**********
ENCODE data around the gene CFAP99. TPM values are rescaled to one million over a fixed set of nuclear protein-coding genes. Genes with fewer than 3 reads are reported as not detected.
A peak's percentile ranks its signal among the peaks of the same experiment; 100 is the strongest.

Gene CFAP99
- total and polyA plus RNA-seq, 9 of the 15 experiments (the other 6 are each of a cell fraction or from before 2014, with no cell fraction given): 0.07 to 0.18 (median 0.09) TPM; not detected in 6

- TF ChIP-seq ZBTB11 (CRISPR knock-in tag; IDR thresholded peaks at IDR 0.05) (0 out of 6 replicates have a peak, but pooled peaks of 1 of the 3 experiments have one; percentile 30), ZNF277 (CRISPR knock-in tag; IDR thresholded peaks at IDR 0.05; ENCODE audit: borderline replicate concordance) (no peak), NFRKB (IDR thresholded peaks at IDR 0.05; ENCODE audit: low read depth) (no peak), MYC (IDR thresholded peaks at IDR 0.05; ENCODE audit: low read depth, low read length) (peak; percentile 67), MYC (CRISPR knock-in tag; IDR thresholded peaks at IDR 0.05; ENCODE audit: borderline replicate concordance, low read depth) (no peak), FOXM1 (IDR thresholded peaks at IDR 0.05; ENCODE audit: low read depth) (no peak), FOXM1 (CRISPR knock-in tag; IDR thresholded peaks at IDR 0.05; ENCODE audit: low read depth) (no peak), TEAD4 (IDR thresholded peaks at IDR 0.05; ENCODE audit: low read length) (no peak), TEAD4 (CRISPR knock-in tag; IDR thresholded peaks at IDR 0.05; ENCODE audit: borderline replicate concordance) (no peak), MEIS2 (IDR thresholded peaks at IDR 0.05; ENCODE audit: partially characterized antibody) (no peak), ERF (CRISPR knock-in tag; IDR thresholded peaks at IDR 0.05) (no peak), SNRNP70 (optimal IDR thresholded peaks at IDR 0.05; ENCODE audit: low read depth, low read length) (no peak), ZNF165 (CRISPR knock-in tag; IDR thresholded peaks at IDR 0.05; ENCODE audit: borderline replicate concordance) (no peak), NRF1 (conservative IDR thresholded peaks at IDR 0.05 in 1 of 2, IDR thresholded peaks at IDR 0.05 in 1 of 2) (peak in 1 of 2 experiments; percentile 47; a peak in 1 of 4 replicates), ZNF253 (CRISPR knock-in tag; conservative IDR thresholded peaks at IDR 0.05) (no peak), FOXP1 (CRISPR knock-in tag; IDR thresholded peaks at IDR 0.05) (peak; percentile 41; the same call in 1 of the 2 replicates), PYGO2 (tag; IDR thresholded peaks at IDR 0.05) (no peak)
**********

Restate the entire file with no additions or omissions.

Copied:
ENCODE data around the gene CFAP99. TPM values are rescaled to one million over a fixed set of nuclear protein-coding genes. Genes with fewer than 3 reads are reported as not detected.
A peak's percentile ranks its signal among the peaks of the same experiment; 100 is the strongest.

Gene CFAP99
- total and polyA plus RNA-seq, 9 of the 15 experiments (the other 6 are each of a cell fraction or from before 2014, with no cell fraction given): 0.07 to 0.18 (median 0.09) TPM; not detected in 6

- TF ChIP-seq ZBTB11 (CRISPR knock-in tag; IDR thresholded peaks at IDR 0.05) (0 out of 6 replicates have a peak, but pooled peaks of 1 of the 3 experiments have one; percentile 30), ZNF277 (CRISPR knock-in tag; IDR thresholded peaks at IDR 0.05; ENCODE audit: borderline replicate concordance) (no peak), NFRKB (IDR thresholded peaks at IDR 0.05; ENCODE audit: low read depth) (no peak), MYC (IDR thresholded peaks at IDR 0.05; ENCODE audit: low read depth, low read length) (peak; percentile 67), MYC (CRISPR knock-in tag; IDR thresholded peaks at IDR 0.05; ENCODE audit: borderline replicate concordance, low read depth) (no peak), FOXM1 (IDR thresholded peaks at IDR 0.05; ENCODE audit: low read depth) (no peak), FOXM1 (CRISPR knock-in tag; IDR thresholded peaks at IDR 0.05; ENCODE audit: low read depth) (no peak), TEAD4 (IDR thresholded peaks at IDR 0.05; ENCODE audit: low read length) (no peak), TEAD4 (CRISPR knock-in tag; IDR thresholded peaks at IDR 0.05; ENCODE audit: borderline replicate concordance) (no peak), MEIS2 (IDR thresholded peaks at IDR 0.05; ENCODE audit: partially characterized antibody) (no peak), ERF (CRISPR knock-in tag; IDR thresholded peaks at IDR 0.05) (no peak), SNRNP70 (optimal IDR thresholded peaks at IDR 0.05; ENCODE audit: low read depth, low read length) (no peak), ZNF165 (CRISPR knock-in tag; IDR thresholded peaks at IDR 0.05; ENCODE audit: borderline replicate concordance) (no peak), NRF1 (conservative IDR thresholded peaks at IDR 0.05 in 1 of 2, IDR thresholded peaks at IDR 0.05 in 1 of 2) (peak in 1 of 2 experiments; percentile 47; a peak in 1 of 4 replicates), ZNF253 (CRISPR knock-in tag; conservative IDR thresholded peaks at IDR 0.05) (no peak), FOXP1 (CRISPR knock-in tag; IDR thresholded peaks at IDR 0.05) (peak; percentile 41; the same call in 1 of the 2 replicates), PYGO2 (tag; IDR thresholded peaks at IDR 0.05) (no peak)